BUTTON BIRDING ENDEMIC/NEAR-ENDEMIC SPECIES
While actively farming here I first located Black-rumped Buttonquail in the early ‘80s when the property was not yet fully developed. The habitat was a field of Eragrostis curvula. This grass type produces small seeds and grows in tussocks with bare ground around the base. Perfect for a small quail with short legs. As the farm developed the bird disappeared. I relocated it in old fallow maize lands, directly across the Umzimkulu River, in what was then the Transkei enclave. They are there to this day, I suspect resident, calling in early summer. The soft repetitive hoot, seemingly ventiloquil at times, is best heard early in the morning when wind, agricultural and/or traffic noise is minimal. The bird must be flushed for a typical brief view as it flies away low over the grass, flaring the dark (graphite) rump feathers prior to landing.
Jackal Buzzards breed in the Valley successfully, sharing hunting perches (especially transmission poles) with other raptors such as Long-crested Eagles, Steppe Buzzards, Yellow-billed and Black-shouldered Kites.
Grey-crowned Cranes are well represented (the current group numbers 75) breeding in dense reed-beds usually above farm dams, fenced off to limit access to dairy cattle. It is pleasing to see that Eskom has put measures in place to stop both electrocutions at transformers (with plastic pipe insulation) and line collisions (with flags). These beautiful cranes have learnt to roost on the centre-pivot structures at night, so that they are well clear of the ground, then during the day, forage on the moist irrigated lands under these pivots. They share with probing Bald, Sacred and Hadeda Ibis plus soft grass feeders like Egyptian and Spurwing Geese.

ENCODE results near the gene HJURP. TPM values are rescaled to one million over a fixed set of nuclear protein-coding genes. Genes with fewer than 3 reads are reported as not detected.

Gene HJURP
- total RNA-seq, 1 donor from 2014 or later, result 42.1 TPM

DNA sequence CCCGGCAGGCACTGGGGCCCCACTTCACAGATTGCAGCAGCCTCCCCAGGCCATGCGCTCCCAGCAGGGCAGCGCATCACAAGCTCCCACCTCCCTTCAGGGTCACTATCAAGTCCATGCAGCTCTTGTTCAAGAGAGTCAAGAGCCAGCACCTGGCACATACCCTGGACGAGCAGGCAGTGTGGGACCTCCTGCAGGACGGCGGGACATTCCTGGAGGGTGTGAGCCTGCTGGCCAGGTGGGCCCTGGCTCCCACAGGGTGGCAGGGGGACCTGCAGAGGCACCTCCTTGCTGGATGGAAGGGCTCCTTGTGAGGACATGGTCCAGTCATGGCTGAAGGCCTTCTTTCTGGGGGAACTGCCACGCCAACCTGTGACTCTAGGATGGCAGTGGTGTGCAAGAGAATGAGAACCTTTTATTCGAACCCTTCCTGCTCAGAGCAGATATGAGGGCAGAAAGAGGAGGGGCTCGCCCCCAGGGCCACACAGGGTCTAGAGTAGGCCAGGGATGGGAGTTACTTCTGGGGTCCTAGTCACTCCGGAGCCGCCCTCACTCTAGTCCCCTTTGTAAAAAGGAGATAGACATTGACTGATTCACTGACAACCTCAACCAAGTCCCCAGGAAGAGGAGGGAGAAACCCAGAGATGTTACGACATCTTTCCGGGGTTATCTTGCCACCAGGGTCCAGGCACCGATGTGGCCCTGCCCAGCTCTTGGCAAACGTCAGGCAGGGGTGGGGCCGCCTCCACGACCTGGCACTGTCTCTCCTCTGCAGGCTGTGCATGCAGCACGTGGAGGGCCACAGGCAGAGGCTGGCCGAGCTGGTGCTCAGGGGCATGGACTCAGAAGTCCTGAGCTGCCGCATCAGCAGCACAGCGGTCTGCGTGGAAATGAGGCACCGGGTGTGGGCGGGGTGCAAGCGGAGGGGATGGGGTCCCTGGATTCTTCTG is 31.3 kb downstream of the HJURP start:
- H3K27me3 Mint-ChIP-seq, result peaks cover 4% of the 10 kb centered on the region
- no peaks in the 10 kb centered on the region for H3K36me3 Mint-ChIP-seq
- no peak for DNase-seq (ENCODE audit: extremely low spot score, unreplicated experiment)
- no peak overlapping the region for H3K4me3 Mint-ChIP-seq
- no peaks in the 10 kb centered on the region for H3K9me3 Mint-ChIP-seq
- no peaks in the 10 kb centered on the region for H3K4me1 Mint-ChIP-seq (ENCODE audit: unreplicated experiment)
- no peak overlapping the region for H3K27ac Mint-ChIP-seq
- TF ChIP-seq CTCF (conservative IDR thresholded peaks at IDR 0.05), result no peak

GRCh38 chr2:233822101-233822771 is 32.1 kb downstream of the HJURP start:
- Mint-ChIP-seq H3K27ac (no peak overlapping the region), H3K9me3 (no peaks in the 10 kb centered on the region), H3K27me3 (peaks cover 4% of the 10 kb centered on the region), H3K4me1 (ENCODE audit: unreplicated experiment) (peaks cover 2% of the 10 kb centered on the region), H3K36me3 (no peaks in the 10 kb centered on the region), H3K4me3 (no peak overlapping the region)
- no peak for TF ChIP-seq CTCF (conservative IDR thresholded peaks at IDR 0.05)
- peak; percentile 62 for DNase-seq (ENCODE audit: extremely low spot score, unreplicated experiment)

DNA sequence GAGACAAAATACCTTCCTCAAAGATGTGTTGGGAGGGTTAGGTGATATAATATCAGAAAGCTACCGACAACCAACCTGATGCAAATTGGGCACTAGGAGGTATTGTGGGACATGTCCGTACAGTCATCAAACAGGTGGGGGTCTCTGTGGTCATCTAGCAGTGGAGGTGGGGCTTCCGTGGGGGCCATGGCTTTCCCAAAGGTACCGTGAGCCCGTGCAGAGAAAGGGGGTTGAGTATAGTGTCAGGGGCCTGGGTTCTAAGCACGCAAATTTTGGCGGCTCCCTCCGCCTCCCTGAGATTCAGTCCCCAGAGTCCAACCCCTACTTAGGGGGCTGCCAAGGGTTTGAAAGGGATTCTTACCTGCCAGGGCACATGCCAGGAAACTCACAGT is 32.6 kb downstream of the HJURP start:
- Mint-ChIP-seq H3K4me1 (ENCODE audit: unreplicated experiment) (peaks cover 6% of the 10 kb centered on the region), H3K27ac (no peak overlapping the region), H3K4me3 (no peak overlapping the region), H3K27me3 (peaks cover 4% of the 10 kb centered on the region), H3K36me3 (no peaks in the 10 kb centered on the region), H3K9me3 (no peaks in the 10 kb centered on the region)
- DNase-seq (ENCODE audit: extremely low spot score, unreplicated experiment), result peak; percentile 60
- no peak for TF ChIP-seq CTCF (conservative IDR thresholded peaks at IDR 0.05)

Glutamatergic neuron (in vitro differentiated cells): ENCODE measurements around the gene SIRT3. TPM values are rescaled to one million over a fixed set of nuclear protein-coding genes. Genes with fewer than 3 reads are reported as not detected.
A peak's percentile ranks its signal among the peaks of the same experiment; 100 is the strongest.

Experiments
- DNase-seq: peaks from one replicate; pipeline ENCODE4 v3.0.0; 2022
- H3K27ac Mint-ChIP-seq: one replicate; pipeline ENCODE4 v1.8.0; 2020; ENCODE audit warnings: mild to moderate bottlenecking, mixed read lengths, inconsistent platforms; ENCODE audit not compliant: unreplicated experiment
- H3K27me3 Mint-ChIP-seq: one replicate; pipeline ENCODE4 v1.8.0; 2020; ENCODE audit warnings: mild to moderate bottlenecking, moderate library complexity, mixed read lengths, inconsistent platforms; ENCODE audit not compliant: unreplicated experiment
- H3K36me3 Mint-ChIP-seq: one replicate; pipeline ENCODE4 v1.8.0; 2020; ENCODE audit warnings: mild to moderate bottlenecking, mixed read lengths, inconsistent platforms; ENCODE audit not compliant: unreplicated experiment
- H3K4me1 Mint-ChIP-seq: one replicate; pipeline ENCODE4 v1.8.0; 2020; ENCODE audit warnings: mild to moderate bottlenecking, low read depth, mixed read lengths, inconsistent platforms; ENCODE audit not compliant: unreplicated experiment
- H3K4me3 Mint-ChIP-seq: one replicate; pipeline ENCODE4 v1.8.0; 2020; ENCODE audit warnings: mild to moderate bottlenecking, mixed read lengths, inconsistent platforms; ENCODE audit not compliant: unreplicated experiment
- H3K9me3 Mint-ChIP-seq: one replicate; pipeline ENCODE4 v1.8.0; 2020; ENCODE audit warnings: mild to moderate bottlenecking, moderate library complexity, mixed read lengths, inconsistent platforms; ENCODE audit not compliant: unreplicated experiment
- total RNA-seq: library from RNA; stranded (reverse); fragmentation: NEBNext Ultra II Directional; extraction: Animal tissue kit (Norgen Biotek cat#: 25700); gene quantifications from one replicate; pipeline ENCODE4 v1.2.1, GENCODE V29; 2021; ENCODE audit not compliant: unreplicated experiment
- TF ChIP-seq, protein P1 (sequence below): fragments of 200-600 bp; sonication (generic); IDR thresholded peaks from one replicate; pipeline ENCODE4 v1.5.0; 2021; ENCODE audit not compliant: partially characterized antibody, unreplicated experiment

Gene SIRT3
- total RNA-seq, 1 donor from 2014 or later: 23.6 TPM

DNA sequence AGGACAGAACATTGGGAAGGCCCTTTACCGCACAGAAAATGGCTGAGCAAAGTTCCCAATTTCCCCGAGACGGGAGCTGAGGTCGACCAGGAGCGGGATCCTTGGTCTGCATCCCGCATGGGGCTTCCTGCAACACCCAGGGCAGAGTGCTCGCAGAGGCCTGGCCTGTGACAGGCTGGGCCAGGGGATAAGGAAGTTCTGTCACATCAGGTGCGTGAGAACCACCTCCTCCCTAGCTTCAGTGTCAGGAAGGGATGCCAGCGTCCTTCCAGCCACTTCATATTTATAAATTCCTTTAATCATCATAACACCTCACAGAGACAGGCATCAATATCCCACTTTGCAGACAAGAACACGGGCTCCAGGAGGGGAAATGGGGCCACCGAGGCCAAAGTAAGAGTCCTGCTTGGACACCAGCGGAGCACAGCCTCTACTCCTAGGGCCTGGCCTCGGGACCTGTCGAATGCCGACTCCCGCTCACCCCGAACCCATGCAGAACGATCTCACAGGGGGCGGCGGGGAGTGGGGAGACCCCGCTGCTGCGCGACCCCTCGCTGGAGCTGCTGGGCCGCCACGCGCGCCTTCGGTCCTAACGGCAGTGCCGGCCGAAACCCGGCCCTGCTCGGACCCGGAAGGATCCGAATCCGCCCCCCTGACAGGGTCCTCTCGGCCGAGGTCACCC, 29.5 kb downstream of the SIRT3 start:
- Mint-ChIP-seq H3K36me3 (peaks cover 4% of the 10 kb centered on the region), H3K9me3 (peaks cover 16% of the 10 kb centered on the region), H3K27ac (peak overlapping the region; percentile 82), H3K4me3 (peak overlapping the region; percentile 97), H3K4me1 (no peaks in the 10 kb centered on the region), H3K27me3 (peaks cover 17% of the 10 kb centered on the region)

Not common, but found in the vicinity of our indigenous forest patches Martial Eagles seem to be hanging on. Their traditional prey source of Monitor Lizard must surely be limited which is probably why I see them soaring above rural villages where their eye will certainly be on alternatives like free-range chickens and puppies.
Fiscal Flycatchers occur from time to time in low numbers on the shrubby vegetation along the banks of the Nkonza River draining the lower Creighton Valley. This area is quiet and undeveloped.
Cape Grassbird with very black gape and striking upper plumage is seen and heard throughout the area. The call is strident. The tail feathers a shambles.
African Marsh Harrier faithfully quarter the few remaining unaltered grasslands here. Undoubtedly a species under pressure because of habitat loss yet probably sustained by the high rodent population associated with grain and seed crops under cultivation.